Posts Tagged ‘picture

13
Apr
14

The Obamas Watch ‘A Raisin In The Sun’

****

Michael Schulman: Watching The Obamas Watch “A Raisin In The Sun”

On Thursday, the cast of the Broadway revival of “A Raisin in the Sun” was told that a “high-level official” would be coming to the show the next night. Who could it be? Kathleen Sebelius had just resigned—maybe she had more time for theatregoing? Word got out on Friday afternoon: the Obamas were coming to Broadway. By seven o’clock that night, Forty-Seventh Street had been partitioned off, and the Barrymore Theatre was swarming with security guys—not an unwelcome sight, after the Times reported that Broadway has had a tough time attracting men. This was not Obama’s first act of Presidential playgoing. In 2009, he and Michelle went on a date night to August Wilson’s “Joe Turner’s Come and Gone,” and the First Lady has brought her daughters to “Memphis” and “The Addams Family.” “A Raisin in the Sun” was more than a safe choice: it was an undeniably poignant one. It premièred in 1959, and made Lorraine Hansberry the first African-American woman to have a play produced on Broadway. The story follows a black family in Chicago preparing to move into a big, fancy house, despite resistance from their conservative white neighbors. (Sound familiar?) And its themes are as lofty and as loaded as Obama’s: upward mobility, the pain of progress, and, as Sarah Palin might put it (though Hansberry certainly did not), “that hopey, changey stuff.”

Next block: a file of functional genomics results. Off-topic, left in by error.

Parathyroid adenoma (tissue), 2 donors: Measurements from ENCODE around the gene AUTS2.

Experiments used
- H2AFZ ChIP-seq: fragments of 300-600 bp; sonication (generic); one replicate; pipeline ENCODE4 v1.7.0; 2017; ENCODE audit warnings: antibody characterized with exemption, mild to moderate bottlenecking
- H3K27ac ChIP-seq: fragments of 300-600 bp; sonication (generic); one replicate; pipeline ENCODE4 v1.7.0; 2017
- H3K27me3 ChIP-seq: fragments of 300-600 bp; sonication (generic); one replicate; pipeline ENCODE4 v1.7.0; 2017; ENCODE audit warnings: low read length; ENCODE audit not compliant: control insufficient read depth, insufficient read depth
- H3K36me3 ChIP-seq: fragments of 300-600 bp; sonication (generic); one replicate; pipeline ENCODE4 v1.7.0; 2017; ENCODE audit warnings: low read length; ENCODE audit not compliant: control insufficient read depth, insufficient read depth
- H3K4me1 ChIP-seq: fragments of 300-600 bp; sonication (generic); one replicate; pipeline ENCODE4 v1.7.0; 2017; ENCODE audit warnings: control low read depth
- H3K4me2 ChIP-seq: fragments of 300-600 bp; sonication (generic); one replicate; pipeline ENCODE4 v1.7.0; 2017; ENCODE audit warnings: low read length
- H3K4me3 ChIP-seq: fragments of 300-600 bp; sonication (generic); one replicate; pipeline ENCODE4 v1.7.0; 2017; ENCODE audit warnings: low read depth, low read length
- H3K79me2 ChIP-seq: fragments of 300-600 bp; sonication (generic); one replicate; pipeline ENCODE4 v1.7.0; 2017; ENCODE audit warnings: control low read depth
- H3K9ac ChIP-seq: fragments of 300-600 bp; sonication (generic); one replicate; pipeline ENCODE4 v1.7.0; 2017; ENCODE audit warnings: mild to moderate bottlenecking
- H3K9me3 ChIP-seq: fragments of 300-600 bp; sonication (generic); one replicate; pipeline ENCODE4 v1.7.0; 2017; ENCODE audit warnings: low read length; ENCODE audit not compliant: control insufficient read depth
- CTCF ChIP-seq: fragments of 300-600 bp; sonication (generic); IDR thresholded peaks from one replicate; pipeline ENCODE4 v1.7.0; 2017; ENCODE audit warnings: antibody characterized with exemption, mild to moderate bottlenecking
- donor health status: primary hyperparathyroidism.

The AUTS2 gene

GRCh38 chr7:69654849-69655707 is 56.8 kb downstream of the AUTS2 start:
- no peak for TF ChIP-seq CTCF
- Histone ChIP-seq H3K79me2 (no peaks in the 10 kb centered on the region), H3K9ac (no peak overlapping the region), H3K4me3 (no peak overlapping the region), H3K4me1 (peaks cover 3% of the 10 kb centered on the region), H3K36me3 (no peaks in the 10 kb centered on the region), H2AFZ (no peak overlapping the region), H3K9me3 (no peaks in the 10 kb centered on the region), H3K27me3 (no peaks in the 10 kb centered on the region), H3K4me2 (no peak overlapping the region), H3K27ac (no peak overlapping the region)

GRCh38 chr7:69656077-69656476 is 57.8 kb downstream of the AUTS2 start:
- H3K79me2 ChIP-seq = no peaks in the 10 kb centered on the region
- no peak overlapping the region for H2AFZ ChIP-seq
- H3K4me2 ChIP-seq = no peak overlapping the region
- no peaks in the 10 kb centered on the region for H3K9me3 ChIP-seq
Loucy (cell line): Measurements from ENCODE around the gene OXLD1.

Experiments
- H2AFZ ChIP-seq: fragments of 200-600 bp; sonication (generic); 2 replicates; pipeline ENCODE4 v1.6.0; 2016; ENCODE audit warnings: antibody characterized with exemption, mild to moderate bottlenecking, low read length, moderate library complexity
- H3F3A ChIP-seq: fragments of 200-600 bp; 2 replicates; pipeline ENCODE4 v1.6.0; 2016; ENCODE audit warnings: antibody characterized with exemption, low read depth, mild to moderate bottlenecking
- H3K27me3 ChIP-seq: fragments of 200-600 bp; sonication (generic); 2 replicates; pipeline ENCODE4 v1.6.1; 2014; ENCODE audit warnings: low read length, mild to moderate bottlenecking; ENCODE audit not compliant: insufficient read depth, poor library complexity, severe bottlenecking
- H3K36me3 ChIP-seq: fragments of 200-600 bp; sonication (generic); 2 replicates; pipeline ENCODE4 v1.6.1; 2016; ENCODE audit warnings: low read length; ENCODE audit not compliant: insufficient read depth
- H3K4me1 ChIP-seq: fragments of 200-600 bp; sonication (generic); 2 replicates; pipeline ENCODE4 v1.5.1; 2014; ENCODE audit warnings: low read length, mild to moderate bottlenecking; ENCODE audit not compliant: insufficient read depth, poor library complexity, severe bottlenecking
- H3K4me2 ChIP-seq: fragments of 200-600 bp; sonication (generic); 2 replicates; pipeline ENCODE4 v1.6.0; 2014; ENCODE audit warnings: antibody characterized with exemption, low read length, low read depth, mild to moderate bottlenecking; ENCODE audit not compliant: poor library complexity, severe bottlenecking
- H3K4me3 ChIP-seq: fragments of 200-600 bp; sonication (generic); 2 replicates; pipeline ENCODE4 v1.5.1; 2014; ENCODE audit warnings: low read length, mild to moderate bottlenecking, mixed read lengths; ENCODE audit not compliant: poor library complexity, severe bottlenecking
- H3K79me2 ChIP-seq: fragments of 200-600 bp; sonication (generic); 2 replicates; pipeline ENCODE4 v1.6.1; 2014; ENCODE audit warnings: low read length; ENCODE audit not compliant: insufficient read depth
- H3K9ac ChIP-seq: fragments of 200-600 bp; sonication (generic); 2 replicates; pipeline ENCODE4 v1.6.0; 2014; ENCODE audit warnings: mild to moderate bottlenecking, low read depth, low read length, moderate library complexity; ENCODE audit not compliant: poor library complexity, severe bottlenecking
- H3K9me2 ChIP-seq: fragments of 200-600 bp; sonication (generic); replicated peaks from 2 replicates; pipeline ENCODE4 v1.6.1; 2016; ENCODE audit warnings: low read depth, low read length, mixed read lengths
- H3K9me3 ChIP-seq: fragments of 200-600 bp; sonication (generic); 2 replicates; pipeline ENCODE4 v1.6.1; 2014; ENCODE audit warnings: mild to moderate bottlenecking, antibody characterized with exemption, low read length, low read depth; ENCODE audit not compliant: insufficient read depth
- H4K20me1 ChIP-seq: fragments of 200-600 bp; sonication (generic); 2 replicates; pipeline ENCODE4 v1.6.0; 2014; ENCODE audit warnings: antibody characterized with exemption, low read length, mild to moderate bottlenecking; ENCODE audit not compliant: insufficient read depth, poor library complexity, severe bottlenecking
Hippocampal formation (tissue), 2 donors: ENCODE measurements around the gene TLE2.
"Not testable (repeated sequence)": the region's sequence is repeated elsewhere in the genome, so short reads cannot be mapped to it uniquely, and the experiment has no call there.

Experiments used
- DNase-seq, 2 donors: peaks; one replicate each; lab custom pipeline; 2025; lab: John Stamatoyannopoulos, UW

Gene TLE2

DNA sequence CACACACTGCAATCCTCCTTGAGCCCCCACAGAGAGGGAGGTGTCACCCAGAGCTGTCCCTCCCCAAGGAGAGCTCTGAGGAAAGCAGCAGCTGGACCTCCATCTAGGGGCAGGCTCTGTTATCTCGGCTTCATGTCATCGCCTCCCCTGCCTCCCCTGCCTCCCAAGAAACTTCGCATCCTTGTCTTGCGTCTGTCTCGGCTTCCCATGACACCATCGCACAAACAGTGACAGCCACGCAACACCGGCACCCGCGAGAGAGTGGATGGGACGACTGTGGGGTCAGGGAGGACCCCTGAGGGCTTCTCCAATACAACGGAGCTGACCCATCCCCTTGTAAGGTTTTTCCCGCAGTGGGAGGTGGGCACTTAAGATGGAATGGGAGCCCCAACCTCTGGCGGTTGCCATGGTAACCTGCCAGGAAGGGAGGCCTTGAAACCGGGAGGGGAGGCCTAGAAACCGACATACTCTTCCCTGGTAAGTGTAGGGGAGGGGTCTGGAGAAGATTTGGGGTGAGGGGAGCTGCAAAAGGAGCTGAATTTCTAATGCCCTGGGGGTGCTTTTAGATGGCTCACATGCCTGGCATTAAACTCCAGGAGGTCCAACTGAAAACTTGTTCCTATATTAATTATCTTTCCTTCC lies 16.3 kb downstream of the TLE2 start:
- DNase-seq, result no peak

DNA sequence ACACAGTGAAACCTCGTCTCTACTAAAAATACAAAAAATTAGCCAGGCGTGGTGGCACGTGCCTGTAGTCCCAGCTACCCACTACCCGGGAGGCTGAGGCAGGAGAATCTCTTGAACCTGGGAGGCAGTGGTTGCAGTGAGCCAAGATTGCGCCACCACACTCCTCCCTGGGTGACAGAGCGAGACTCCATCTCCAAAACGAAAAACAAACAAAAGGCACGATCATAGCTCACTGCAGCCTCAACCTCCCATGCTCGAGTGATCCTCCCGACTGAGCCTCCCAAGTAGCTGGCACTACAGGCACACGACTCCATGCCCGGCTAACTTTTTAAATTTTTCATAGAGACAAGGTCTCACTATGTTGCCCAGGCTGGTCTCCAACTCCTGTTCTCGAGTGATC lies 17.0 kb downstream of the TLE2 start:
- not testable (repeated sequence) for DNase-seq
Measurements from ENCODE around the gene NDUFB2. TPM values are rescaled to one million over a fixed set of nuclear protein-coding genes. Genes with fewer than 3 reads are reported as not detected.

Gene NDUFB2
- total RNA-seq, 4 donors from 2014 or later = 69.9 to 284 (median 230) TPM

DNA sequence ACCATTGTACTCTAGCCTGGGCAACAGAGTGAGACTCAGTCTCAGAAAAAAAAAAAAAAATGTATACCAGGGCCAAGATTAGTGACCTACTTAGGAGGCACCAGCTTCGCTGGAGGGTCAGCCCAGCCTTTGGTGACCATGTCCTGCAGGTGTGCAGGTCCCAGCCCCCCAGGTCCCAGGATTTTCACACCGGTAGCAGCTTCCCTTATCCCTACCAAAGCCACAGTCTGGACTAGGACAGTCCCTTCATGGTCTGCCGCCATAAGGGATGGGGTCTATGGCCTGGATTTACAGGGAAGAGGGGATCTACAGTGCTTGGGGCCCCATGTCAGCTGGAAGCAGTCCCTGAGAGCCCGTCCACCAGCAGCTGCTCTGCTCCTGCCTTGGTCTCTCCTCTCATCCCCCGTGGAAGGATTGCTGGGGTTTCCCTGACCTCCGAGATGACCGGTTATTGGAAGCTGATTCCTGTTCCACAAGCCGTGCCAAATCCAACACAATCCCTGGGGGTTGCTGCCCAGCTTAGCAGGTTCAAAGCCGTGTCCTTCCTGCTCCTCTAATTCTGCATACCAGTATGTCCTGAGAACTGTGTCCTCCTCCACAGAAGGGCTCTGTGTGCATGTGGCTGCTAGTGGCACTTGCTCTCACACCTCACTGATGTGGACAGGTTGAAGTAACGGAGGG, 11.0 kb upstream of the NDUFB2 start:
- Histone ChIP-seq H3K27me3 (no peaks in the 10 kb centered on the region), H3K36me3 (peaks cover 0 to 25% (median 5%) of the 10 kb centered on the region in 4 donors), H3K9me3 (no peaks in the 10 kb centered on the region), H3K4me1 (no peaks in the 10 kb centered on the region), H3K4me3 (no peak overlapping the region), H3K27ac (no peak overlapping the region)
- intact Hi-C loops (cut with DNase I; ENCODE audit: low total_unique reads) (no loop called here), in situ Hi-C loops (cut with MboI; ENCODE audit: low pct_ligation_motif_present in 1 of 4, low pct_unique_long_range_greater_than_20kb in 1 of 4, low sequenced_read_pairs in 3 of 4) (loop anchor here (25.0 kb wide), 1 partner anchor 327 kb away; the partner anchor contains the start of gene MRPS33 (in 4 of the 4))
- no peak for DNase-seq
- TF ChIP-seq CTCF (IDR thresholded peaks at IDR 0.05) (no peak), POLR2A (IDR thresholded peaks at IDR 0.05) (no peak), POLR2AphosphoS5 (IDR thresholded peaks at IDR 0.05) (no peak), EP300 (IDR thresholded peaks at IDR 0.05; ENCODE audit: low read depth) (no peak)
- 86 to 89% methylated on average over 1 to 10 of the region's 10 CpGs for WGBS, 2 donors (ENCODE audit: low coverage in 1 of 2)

a-raisin-in-the-sun-obamas-580

The lights went down, and the door to the street swung open. A stream of people, including the President, the First Lady (in black), and Valerie Jarrett, snaked through to the back of the house and then down the aisle. Ignoring the announcer’s pleas, the audience leaped to its feet—this usually happens at the end of the show—and camera flashes twinkled in the darkened theatre. The Obamas shook some hands and took their seats. It’s not often that a single member of the audience commands more attention than the action onstage, and in the initial minutes there was a jittery energy that distracted from the story. Denzel Washington got his usual entrance applause (and a few catcalls from the balcony). If it took a while to buy him as Walter Lee Younger, it wasn’t because Washington is twenty-four years older than his character: Obama’s Obama-ness somehow increased Denzel’s Denzel-ness. At intermission, the Obamas went backstage to meet the cast, as patrons flooded the bar.